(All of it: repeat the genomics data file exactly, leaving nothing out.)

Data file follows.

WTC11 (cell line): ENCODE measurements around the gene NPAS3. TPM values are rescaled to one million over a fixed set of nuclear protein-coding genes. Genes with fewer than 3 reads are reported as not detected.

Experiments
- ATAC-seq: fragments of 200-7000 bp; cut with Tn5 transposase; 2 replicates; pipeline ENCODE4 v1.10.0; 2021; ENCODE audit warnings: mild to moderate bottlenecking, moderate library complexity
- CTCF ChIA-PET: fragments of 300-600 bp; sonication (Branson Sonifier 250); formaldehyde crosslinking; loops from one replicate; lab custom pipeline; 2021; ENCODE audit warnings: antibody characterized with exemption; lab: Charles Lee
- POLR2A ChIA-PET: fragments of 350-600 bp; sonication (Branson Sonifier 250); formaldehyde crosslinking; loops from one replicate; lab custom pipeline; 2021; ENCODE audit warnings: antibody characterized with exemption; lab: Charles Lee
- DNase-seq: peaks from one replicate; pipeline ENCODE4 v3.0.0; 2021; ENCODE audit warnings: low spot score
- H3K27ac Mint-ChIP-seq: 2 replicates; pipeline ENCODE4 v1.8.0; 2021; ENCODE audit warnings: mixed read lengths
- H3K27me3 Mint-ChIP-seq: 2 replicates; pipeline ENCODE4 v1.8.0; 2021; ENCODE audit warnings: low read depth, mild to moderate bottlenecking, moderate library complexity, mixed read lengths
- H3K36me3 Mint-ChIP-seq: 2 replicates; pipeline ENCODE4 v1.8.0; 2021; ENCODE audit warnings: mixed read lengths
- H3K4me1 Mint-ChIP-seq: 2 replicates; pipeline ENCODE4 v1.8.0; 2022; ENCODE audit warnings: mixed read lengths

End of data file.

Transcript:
WTC11 (cell line): ENCODE measurements around the gene NPAS3. TPM values are rescaled to one million over a fixed set of nuclear protein-coding genes. Genes with fewer than 3 reads are reported as not detected.

Experiments
- ATAC-seq: fragments of 200-7000 bp; cut with Tn5 transposase; 2 replicates; pipeline ENCODE4 v1.10.0; 2021; ENCODE audit warnings: mild to moderate bottlenecking, moderate library complexity
- CTCF ChIA-PET: fragments of 300-600 bp; sonication (Branson Sonifier 250); formaldehyde crosslinking; loops from one replicate; lab custom pipeline; 2021; ENCODE audit warnings: antibody characterized with exemption; lab: Charles Lee
- POLR2A ChIA-PET: fragments of 350-600 bp; sonication (Branson Sonifier 250); formaldehyde crosslinking; loops from one replicate; lab custom pipeline; 2021; ENCODE audit warnings: antibody characterized with exemption; lab: Charles Lee
- DNase-seq: peaks from one replicate; pipeline ENCODE4 v3.0.0; 2021; ENCODE audit warnings: low spot score
- H3K27ac Mint-ChIP-seq: 2 replicates; pipeline ENCODE4 v1.8.0; 2021; ENCODE audit warnings: mixed read lengths
- H3K27me3 Mint-ChIP-seq: 2 replicates; pipeline ENCODE4 v1.8.0; 2021; ENCODE audit warnings: low read depth, mild to moderate bottlenecking, moderate library complexity, mixed read lengths
- H3K36me3 Mint-ChIP-seq: 2 replicates; pipeline ENCODE4 v1.8.0; 2021; ENCODE audit warnings: mixed read lengths
- H3K4me1 Mint-ChIP-seq: 2 replicates; pipeline ENCODE4 v1.8.0; 2022; ENCODE audit warnings: mixed read lengths